As I’ve mentioned before, there was a time when brands could avoid the political fray and maintain a bipartisan image. That time is long gone and we have the data to back it up. When it comes to crafting a response to political debate and current events, social intelligence platform Storyful has some insights into what does and doesn’t yield success.
In the case of NRA boycotts, Mike Hess, VP of Marketing, Storyful, says the data proves that partisan positions are least likely to stir long term conversation.
“When you take a partisan stance, your brand reputation gets a spike in social conversation for the day, but it doesn’t have impact over time,” he said. “When you don’t articulate your position clearly, or you take a bipartisan approach, you end up with a situation similar to what happened with FedEx.”
Of course, we saw how well that worked out. They tried to stay bipartisan and that had a backlash. When you look at social conversation data, the conversation around Hertz (who decided to discontinue NRA discounts) spiked for a period of 48 hours but eventually leveled out.
As you can see from the chart above, provided by Storyful, the conversation around FedEx grew and intensified as the days continued. This is in large part due to David Hogg’s tweet signaling out FedEx. The socially savvy Parkland teen carried the conversation further.
— David Hogg (@davidhogg111) February 24, 2018
On the other side of the story is Delta, whose decision to boycott the NRA has landed them in a political battle with the Georgia GOP. While FedEx faced backlash for their murky and questionable response, Delta is in the middle of a total (excuse me) sh*tstorm.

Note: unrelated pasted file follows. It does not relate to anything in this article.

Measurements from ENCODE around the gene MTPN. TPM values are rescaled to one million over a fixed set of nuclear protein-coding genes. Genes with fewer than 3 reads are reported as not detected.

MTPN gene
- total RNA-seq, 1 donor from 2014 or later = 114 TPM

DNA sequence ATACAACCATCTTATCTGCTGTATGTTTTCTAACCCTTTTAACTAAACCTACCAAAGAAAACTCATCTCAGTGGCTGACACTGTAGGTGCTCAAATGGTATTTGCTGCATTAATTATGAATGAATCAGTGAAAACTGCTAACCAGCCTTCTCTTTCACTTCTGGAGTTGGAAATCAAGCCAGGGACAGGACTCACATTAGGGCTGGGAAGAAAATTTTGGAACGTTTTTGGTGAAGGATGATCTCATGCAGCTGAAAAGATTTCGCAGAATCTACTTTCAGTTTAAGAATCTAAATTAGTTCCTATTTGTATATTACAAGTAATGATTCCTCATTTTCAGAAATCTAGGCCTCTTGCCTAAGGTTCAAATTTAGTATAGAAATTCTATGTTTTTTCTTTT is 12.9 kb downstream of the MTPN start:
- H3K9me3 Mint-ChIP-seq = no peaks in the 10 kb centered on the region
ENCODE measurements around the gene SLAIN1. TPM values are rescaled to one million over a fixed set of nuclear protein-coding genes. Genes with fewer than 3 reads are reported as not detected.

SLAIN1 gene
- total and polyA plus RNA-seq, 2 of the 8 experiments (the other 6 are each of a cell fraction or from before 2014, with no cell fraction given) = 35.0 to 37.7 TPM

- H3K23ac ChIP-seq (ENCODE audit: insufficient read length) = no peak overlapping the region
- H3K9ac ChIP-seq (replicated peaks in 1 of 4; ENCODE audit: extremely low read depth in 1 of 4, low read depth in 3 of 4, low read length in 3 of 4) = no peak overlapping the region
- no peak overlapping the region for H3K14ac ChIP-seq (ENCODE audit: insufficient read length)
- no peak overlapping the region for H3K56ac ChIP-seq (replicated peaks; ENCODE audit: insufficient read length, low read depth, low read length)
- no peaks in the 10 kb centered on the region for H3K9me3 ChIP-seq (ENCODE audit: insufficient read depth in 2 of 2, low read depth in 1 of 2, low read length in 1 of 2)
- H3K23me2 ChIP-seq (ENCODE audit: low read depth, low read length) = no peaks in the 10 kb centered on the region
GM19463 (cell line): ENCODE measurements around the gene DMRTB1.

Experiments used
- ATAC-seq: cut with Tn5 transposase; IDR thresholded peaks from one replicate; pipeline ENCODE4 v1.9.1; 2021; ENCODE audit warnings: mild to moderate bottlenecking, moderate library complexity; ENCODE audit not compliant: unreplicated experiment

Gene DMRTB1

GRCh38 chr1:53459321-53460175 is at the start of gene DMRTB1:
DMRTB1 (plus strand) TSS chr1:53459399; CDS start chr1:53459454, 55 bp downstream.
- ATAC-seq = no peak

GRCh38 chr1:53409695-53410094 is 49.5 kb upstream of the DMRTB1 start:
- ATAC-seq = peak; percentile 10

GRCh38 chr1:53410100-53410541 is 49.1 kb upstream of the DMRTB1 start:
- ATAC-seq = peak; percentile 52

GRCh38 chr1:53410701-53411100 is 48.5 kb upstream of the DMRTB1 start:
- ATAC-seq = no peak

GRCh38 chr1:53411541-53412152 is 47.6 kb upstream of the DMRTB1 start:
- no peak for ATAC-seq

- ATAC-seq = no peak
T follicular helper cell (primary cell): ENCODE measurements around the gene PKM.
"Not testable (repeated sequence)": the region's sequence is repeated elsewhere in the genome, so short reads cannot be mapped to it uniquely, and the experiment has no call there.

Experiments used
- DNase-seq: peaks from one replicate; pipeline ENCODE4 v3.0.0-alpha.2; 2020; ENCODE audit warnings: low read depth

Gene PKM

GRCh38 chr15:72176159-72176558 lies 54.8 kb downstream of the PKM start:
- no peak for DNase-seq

“While we saw the conversation drop for most brands who took an anti-NRA stance, the spike in social response to Delta lingered,” said Adi Cohen, Security Strategist, Storyful. “I’m not sure Delta took into consideration the potential backlash they would receive from activists within the Georgia GOP.”
And though the heat has calmed down, there remains an intense political debate in Georgia. Propelled by tea party member Deborah Dooley, Georgia lawmakers dropped a jet-fuel tax break that Delta wanted from a tax bill they passed in February.
“While [our] intent was to remain neutral, some elected officials in Georgia tied our decision to a pending jet fuel tax exemption, threatening to eliminate it unless we reverse course,” Bastian said. “Our decision was not made for economic gain and our values are not for sale.”
Let me reiterate the key component of Bastian’s statement: Our values are not for sale. According to Storyful, it was this firm statement from the company that calmed the situation down. In other words, Bastian made clear that Delta wasn’t going to change their position on NRA discounts despite GOP strong holding.
We’re living in an interesting period where brands can’t escape the political arena. No matter what position you take, it’s going to have an impact on your brand – either in the moment or down the line, or both. But if social media has anything to say about it, you’re going to have to pick a side. Might as well side with your brand values.